World War 2 Memorial – The newest of the war memorials sits half way between Washington and Lincoln, but is sunk into the ground to not impede the view of either. The two American ‘theatres of war’ are memorialised, the Pacific and Atlantic, with the 50 states represented on the surrounding pillars in the order in which they joined the union.
Vietnam war memorial – In contrast to the WW2 monument, which feels fairly jubilant and victorious the Vietnam Memorial is much more austere. 58000 names carved into 2 black granite walls that slowly descend into the earth make this memorial one of the least adorned, but one of the most poignant.
Korean War memorial – In the 3 years of the Korean War the US lost nearly as many troops as it did in the 16 years of the Vietnam war, so this memorial is another one that has no celebratory overtones. Wherever you are within this memorial at least one of the statues will be looking at you which makes it feel quite haunting. The images carved into the granite slabs behind the statues are all taken from photos donated by loved ones of lost troops.
Lincoln Memorial – Likely the most revered of American presidents Abraham Lincoln gets debatably the most impressive memorial. The 16ft tall statue of the man that presided over the civil war and ensured the union stayed together, and later went on to abolish slavery, sits in its own personal throne room flanked on either side by his most famous speeches, the Gettysburg address and his second inauguration speech.
Martin Luther King Jr – The only memorial that isn’t for a president or a war. The statue itself intentionally looks unfinished, symbolising that the work of the man himself remained unfinished due to his assassination.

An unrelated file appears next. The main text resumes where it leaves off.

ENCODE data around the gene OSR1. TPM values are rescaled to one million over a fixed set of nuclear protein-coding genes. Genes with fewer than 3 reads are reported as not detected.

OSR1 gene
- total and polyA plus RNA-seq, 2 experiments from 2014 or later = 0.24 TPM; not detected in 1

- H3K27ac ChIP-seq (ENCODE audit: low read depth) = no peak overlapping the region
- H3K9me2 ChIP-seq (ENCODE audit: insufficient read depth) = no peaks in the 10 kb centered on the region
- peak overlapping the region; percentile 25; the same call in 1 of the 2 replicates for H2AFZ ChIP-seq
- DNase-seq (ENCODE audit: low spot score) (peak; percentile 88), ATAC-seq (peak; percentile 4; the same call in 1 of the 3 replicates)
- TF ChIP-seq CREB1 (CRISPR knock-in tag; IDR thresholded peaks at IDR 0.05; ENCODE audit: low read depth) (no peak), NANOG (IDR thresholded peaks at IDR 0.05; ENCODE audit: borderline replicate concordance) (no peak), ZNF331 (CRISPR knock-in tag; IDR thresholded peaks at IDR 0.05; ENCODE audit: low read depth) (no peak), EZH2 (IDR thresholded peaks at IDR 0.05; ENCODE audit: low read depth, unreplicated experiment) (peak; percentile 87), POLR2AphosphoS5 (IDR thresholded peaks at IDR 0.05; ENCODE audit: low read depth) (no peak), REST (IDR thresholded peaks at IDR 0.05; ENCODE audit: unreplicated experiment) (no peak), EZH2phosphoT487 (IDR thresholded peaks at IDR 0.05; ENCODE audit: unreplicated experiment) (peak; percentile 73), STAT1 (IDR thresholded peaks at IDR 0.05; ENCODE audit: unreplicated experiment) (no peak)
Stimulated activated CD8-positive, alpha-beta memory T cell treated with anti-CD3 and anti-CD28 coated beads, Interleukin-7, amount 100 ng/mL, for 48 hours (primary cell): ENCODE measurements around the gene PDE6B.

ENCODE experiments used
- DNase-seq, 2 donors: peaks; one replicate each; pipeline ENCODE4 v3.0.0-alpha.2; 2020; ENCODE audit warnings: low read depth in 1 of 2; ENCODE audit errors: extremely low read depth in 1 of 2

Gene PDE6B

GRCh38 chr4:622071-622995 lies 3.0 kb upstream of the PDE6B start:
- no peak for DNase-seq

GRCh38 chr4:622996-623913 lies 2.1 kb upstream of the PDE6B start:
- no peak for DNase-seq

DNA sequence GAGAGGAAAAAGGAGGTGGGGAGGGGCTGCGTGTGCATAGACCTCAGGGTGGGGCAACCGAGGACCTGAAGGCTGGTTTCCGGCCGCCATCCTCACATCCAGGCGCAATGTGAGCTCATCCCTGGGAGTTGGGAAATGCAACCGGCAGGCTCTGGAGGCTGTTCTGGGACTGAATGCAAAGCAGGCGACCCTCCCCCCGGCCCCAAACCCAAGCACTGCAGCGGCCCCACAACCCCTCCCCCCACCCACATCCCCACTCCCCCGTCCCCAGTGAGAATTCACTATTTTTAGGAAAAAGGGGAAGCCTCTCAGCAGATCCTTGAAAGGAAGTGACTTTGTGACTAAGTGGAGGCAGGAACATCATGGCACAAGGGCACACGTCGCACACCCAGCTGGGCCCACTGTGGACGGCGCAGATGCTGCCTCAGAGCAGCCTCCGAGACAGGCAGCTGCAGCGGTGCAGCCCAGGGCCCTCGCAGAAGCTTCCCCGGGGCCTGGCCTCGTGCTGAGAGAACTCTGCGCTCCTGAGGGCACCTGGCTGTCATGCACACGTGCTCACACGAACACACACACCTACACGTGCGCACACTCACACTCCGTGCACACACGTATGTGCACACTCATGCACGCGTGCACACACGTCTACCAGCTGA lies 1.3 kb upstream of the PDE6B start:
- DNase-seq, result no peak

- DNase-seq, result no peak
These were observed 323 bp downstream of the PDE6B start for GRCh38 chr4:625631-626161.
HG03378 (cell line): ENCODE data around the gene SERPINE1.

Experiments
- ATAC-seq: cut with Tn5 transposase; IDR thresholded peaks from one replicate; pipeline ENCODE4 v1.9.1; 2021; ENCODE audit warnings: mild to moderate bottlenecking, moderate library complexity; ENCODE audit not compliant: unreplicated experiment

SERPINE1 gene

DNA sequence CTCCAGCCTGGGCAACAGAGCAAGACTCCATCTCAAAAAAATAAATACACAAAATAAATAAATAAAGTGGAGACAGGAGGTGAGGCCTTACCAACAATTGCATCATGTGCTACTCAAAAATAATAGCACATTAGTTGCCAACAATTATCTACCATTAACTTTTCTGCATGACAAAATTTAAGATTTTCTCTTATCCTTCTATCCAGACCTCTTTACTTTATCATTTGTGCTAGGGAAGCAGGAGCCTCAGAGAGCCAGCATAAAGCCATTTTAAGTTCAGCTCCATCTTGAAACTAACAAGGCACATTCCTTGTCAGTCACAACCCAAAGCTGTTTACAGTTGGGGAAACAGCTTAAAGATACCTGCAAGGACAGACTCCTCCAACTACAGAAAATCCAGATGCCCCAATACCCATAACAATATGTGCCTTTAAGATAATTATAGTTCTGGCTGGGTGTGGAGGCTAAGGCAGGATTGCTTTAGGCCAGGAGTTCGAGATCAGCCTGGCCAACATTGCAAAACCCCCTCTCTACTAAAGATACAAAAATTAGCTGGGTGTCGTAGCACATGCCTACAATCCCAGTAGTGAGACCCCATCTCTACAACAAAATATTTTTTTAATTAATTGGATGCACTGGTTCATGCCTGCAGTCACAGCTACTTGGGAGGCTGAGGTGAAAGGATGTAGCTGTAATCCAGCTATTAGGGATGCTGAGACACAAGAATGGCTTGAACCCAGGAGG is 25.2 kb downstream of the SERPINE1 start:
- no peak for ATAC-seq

Franklin D. Roosevelt & Eleanor Roosevelt – The first disabled president held office during WW2, and he actually spent 4 terms as president! Both him and his wife (plus his dog, Fala) were loved by the people. Famous for many inspirational quotes including, “The only thing we have to fear is fear itself”.
Jefferson Memorial – Thomas Jefferson wrote the Declaration of Independence, but was generally quite disillusioned with the pageantry of presidency. He even said himself that he didn’t want to be remembered as the president on his tombstone and would never want his own memorial. So… when FDR personally requested his memorial in the 1930s they built it on the other side of the tidal basin, away from the rest of The Mall, but in direct sight of the White House and treasury.
We walked around the outside of The White House (foreigners currently aren’t permitted to take tours inside), saw the protesters on the north side of the house and even witnessed a motorcade taking the Vice President into the house. Whilst it’s quite an iconic building, it is surprisingly small especially when you think how large Buckingham Palace is and the visitor centre gave us an insight into what life is like inside the famous dwelling.